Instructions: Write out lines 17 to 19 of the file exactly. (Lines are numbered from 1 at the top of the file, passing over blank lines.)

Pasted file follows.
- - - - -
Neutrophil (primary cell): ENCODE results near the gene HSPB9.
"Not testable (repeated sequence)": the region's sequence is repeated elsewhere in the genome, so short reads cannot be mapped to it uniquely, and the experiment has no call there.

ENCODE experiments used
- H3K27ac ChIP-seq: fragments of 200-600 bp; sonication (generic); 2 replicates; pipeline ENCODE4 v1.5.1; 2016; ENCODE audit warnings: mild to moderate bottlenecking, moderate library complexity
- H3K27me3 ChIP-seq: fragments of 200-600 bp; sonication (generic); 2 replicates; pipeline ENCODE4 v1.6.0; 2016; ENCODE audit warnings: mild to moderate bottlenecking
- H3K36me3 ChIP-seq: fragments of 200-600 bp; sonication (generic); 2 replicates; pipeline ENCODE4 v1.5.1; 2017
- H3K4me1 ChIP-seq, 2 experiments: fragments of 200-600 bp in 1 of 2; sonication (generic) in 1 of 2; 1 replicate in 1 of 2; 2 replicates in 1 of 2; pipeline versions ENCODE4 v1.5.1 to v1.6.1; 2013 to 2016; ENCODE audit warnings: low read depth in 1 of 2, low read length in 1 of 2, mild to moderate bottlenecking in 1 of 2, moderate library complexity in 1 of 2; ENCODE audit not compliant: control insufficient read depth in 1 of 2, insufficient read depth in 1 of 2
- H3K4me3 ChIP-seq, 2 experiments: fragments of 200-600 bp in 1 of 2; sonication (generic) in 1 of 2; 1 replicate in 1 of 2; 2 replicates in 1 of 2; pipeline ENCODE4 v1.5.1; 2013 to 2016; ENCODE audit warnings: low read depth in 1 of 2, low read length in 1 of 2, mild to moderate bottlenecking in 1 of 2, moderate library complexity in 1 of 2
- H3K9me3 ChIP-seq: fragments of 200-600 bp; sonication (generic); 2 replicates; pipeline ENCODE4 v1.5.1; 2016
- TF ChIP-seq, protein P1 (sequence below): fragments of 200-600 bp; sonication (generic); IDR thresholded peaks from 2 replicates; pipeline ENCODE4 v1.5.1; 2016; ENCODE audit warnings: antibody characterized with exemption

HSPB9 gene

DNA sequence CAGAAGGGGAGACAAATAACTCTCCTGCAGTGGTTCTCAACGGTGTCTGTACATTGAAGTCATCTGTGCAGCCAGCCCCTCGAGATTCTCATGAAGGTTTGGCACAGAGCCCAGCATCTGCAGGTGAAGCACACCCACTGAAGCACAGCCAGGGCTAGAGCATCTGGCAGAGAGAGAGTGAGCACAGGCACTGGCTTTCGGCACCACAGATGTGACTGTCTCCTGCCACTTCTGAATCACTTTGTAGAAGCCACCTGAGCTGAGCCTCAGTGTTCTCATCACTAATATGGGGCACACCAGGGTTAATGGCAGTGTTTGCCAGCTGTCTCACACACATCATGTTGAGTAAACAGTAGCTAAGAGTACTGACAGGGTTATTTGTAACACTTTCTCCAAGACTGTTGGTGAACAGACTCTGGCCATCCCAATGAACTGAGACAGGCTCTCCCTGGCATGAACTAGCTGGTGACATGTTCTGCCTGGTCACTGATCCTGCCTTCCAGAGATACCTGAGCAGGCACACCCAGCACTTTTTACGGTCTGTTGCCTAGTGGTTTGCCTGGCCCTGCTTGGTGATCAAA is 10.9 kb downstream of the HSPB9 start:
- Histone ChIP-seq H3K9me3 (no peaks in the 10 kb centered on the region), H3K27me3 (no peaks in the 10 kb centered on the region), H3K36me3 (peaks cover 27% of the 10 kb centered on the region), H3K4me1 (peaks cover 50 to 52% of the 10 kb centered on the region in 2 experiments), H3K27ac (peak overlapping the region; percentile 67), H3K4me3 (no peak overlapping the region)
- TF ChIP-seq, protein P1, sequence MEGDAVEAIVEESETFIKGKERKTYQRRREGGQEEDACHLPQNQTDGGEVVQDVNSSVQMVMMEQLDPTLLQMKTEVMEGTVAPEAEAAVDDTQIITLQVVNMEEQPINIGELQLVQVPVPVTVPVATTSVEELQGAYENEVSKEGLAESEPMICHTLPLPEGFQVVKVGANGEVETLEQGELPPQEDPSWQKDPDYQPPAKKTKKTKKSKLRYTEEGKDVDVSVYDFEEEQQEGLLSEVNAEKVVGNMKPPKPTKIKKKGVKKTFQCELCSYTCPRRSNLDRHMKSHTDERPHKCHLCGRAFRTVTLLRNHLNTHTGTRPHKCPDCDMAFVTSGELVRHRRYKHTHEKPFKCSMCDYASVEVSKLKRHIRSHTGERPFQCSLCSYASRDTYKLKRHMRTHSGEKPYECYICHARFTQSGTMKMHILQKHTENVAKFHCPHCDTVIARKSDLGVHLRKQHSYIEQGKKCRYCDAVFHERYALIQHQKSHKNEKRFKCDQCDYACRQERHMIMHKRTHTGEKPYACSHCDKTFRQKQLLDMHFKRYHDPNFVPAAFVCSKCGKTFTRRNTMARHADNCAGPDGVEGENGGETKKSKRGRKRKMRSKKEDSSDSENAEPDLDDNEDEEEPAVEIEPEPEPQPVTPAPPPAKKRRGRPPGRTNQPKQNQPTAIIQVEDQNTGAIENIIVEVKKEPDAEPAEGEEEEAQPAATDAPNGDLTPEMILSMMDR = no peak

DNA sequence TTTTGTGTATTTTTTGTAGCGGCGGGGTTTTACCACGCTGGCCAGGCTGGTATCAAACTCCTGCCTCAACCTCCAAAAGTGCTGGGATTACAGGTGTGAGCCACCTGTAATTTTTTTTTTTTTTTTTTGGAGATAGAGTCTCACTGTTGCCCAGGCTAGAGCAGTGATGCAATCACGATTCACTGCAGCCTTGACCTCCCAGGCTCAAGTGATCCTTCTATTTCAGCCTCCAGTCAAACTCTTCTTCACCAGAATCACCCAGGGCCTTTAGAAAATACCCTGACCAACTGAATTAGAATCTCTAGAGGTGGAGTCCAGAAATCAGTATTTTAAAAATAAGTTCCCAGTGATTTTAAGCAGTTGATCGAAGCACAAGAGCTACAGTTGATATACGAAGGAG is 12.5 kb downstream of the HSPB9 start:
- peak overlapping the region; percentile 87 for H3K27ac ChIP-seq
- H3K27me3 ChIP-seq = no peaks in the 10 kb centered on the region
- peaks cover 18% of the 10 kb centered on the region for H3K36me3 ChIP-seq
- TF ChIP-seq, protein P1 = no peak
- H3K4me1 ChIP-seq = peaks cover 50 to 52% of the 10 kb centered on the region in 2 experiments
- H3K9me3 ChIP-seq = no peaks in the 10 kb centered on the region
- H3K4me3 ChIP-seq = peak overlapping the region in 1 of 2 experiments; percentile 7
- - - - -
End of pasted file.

- H3K27me3 ChIP-seq = no peaks in the 10 kb centered on the region
- peaks cover 18% of the 10 kb centered on the region for H3K36me3 ChIP-seq
- TF ChIP-seq, protein P1 = no peak